Sprint Corp. posted its third quarter earnings and revenue Thursday morning. The results were a slight rebound from the dismal Q2 the company reported last November, as the telecommunications giant managed to add subscribers through aggressive promotions and price cuts.
The Overland Park, Kansas-based company reported a net loss of $2.38 billion, or 60 cents per share (statement), nearly double from the $1.04 billion, or 26 cents per share, it reported a year earlier.
The company, which is 80 percent owned by Tokyo-based SoftBank Corp, also saw net operating revenue fall to $8.97 billion from $9.14 billion.
But the quarter was marred a bit by a noncash impairment charge of $2.1 billion to write down the value of its brand name and wireline network assets. Without that, Sprint would have lost 24 cents a share.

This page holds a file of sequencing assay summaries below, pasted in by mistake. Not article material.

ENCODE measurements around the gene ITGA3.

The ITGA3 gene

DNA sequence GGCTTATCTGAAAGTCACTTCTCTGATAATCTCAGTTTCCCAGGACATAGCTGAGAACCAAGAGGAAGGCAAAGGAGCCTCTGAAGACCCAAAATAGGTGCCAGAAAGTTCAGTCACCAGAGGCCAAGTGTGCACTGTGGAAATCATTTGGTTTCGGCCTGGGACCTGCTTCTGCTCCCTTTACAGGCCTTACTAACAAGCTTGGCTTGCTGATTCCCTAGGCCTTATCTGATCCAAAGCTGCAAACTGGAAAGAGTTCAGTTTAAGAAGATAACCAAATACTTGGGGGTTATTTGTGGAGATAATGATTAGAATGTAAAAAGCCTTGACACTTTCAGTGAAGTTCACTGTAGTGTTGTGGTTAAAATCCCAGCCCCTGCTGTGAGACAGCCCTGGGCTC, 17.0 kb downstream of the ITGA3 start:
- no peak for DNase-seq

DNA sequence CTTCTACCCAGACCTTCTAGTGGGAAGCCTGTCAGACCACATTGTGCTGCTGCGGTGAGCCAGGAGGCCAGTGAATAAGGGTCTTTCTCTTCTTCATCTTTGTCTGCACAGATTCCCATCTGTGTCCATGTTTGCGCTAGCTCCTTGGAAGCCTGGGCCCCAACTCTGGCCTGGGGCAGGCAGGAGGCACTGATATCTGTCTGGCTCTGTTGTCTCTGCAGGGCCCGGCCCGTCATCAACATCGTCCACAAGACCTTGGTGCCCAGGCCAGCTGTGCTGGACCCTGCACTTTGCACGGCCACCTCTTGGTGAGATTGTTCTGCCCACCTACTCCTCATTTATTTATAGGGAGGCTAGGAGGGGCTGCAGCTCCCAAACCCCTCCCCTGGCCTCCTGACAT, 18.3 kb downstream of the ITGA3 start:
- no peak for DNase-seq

Wall Street was expecting a loss of 24 cents per share on revenue of $8.68 billion. As a result, Sprint shares fell 1.3 percent to $4.52 in premarket trading.
Sprint CEO Marcelo Claure, who joined the company in August, acknowledged Sprint's performance struggles, but he pointed to the slight signs of growth as a silver lining:
We are pleased with the growth in sales in the quarter and the improving quality of our customer base as we begin our turnaround plan. However, we acknowledge there is a long way to go to reach our goals, including lowering our postpaid churn rates to competitive levels. Our network performance continues to improve, and we are now focused on a strategy that will unlock the true potential of our spectrum assets. I am confident that we have the right plan in place to be successful.
As for subscriber growth, Sprint says it added 892,000 net new customers in the period. On the flip side, Sprint lost a net 19,000 subscribers in the quarter, far fewer than the 336,000 customers lost in the previous quarter.